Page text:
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Tara Clarke blogs on science and the environment at Tara’s Eco Science Blog.

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No Dash For Gas back in action as West Burton activists sentenced

protesters outside the arena
The protesters accused EDF of ‘silencing science’ Photos by activists

‘I’d love to be a fly on the wall at EDF’s head office today’, laughed a student activist as the news broke that No Dash for Gas are back in action. This was not so much a vindictive comment, but a sign that the climate movement cannot be stopped by the bullying tactics of corporate bodies directed at people who get in the way of their profits.

On Thursday 6 June 2013, university students from Oxford, Reading and Bristol UWE staged a guerilla protest on the stage of the packed out EDF Energy Arena at the Cheltenham Science Festival. They held a large banner which read, ‘EDF Silencing Science Since 1946’.

The action coincided with solidarity events in London and Nottingham as 21 activists were sentenced to conditional discharges and community service for climbing and shutting down EDF’s West Burton power station for a week in 2012 to highlight the British government’s dangerous dash for gas.

In Cheltenham, one protester took to the stage posing as an EDF executive with a dunce cap, and regaled the audience with all the reasons why his company loved corporate science but hated climate science.

‘I’ve been reading about this whole “global warming” thing on the internet – it turns out we have absolutely nothing to worry about. There are a number of blogs with profit-producing proof, proving that we can burn all the gas we like,’ said Dominic O’Donnell acting as ‘chief executive’ of EDF.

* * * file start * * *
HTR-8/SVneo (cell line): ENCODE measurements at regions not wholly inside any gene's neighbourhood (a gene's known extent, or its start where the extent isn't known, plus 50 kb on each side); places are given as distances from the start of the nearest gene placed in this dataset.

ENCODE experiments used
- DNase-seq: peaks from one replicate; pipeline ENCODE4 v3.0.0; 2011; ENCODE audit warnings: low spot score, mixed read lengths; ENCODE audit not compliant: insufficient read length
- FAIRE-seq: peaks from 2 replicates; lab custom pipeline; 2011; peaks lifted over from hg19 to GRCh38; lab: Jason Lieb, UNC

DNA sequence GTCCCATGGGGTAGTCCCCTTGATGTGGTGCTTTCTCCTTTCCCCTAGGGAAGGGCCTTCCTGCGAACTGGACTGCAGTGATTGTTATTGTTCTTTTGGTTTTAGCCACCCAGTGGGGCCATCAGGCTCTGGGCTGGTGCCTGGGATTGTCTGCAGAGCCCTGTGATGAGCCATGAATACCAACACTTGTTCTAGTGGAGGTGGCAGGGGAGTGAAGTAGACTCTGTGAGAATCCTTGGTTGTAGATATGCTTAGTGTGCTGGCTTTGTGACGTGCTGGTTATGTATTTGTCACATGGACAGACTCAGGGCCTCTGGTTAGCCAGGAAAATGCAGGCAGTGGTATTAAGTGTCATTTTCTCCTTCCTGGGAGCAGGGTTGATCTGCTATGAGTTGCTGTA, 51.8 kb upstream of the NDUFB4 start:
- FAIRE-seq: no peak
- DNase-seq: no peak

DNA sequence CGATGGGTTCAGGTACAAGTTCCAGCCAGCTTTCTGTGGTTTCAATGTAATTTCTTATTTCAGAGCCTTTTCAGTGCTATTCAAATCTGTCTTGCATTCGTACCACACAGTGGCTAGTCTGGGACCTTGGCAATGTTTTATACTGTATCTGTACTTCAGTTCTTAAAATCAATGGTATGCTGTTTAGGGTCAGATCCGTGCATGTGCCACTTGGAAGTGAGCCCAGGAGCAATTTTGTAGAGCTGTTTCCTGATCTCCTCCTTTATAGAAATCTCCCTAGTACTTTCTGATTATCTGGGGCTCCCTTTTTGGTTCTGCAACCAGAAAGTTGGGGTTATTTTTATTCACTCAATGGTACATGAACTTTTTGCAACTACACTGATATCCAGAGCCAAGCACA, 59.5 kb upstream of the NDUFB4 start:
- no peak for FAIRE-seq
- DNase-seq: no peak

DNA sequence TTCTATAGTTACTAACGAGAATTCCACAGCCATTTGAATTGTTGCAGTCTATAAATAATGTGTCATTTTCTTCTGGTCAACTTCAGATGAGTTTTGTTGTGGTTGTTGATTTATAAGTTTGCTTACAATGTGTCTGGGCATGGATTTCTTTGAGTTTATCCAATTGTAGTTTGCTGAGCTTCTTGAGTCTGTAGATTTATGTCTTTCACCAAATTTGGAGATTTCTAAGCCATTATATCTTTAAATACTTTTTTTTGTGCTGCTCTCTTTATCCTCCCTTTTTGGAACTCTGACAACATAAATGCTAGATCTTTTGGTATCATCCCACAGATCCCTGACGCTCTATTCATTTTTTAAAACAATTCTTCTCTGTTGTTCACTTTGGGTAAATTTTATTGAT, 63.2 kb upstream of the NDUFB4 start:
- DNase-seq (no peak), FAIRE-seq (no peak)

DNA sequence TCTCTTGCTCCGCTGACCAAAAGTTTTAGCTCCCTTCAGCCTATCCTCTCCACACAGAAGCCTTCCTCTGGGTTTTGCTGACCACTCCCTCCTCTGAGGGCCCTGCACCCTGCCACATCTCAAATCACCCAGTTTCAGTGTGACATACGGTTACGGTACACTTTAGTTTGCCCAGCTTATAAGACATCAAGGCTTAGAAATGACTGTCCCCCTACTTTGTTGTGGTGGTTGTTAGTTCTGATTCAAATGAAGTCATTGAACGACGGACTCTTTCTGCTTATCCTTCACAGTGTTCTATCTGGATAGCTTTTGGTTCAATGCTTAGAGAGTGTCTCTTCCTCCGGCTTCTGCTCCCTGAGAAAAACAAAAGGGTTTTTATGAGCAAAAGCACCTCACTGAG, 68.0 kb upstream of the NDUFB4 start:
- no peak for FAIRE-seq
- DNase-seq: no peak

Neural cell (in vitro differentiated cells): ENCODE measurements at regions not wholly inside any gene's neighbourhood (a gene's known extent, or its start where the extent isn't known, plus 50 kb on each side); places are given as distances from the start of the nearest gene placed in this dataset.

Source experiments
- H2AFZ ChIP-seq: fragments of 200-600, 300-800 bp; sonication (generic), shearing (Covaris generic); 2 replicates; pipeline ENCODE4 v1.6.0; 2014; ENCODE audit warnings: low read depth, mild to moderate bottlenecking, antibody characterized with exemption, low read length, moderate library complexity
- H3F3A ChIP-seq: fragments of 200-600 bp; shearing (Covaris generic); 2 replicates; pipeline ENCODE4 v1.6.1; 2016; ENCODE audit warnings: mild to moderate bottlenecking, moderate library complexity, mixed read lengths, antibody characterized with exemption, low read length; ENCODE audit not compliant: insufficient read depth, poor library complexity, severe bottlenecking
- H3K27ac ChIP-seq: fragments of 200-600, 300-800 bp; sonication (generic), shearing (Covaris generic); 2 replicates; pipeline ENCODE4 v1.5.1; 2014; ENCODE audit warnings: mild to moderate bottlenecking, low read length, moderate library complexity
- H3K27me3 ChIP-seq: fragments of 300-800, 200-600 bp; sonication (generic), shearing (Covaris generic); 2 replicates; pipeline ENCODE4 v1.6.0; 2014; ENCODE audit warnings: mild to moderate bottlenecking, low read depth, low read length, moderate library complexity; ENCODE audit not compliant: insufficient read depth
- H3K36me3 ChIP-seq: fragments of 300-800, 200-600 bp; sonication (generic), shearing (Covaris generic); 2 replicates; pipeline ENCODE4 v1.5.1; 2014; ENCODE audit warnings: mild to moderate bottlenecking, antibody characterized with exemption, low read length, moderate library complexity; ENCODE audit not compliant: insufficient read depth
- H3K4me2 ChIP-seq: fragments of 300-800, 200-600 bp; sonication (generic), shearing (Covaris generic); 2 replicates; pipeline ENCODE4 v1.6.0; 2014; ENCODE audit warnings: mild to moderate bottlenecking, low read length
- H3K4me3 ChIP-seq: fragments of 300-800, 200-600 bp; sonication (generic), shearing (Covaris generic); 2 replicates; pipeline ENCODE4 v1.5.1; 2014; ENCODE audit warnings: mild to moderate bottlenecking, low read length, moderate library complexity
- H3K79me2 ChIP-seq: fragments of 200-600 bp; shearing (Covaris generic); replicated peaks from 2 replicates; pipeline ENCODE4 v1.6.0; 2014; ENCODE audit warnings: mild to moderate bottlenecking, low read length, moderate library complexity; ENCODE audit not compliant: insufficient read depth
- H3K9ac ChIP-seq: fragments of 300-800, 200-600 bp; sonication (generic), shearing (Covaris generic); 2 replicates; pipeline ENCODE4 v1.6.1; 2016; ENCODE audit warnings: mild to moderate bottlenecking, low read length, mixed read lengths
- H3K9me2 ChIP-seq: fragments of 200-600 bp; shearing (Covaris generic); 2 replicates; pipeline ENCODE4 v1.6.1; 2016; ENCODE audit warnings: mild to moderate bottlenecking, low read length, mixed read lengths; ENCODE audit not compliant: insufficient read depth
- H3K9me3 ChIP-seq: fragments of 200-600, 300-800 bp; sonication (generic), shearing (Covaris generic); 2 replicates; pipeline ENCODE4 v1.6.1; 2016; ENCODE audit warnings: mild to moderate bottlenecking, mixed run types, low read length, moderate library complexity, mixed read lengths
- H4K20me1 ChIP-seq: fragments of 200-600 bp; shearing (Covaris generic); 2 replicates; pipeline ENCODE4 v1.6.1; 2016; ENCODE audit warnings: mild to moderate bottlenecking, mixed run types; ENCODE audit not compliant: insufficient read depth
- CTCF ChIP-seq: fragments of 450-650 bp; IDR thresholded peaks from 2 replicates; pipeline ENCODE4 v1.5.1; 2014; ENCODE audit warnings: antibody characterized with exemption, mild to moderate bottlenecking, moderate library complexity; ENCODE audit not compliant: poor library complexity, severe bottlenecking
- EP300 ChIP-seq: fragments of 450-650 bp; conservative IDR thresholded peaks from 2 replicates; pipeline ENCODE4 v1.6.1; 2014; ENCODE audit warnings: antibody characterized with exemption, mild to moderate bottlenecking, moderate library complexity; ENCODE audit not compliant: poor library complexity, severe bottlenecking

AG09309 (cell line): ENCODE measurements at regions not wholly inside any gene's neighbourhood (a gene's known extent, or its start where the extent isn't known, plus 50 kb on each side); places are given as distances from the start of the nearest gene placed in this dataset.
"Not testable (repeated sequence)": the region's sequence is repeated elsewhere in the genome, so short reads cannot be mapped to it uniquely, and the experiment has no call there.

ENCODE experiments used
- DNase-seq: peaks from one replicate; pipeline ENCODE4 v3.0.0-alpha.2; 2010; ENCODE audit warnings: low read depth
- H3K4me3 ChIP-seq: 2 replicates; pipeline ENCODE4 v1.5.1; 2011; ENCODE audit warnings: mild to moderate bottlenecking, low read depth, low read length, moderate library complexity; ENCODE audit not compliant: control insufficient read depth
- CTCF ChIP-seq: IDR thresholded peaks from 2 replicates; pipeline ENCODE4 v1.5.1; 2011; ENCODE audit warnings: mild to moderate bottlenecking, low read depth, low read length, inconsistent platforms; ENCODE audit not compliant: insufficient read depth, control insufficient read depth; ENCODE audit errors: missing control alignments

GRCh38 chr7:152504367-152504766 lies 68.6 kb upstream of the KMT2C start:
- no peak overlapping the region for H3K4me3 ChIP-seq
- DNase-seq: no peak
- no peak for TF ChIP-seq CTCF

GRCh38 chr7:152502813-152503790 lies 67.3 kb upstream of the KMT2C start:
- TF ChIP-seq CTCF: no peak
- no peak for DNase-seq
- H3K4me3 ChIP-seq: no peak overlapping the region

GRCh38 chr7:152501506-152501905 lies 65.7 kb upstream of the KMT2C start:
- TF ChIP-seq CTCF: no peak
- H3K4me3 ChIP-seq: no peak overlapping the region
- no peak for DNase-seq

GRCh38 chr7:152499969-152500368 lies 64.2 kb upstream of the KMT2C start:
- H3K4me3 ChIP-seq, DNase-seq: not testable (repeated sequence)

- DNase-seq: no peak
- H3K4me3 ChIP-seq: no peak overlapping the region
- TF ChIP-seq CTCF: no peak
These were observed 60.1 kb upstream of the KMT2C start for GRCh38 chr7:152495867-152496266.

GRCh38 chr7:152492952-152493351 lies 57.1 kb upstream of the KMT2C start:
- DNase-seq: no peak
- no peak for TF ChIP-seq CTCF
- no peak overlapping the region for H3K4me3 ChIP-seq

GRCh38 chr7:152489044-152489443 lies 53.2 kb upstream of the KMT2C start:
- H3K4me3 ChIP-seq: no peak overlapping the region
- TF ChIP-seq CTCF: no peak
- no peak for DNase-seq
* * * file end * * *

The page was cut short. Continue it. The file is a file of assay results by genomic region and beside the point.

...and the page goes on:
man dressed as dunce
One person dressed as an ‘EDF executive’ for the stunt Photos by activists

But what connects energy giant EDF, climate science and the No Dash For Gas activists who staged Britain’s longest power station occupation last winter? EDF have been part of the Treasury’s grand plan to build 40 new gas-fired power stations in the UK, ignoring the overwhelming evidence that fossil fuel use needs to be dramatically reduced and the targets the government has made to reduce our carbon emissions by 2050.

Britain is developing an economy based on gas and increasing our reliance on it will push millions into fuel poverty, putting us at risk of reaching global temperatures that humanity has never experienced. There are an overwhelming majority of peer-reviewed scientific papers taking a position on global warming saying that human activity, mainly fossil fuel extraction and consumption is what’s causing this.

‘A toxic greenwash is under way, EDF’s sponsorship of the Cheltenham Science Festival is misleading people into thinking they support science whilst they work hard at silencing the main body of climate science,’ said student activist Ben Powrie as the group assembled on top of the stage.

‘The global scientific community has repeatedly warned us that the burning of fossil fuels is contributing to dangerous changes in the earth’s climate system, but EDF prefers to keep its head in the sand.

In early 2013, more than 64,000 people signed a petition in support of the West Burton protesters after EDF launched a £5 million ($7.7 million) damages claim against them. This was dropped after they accepted an injunction preventing them from entering multiple EDF Energy sites.

It had been feared that they would go to prison but sentences ranged from 18 months conditional discharges to community service. The judge said the group’s ‘motives were genuine,’ and said the group were ‘industrious committed individuals who wok and volunteer in your communities.’

Supporters of No Dash For Gas have said they will return to West Burton power station in August 2013 for a four day action camp.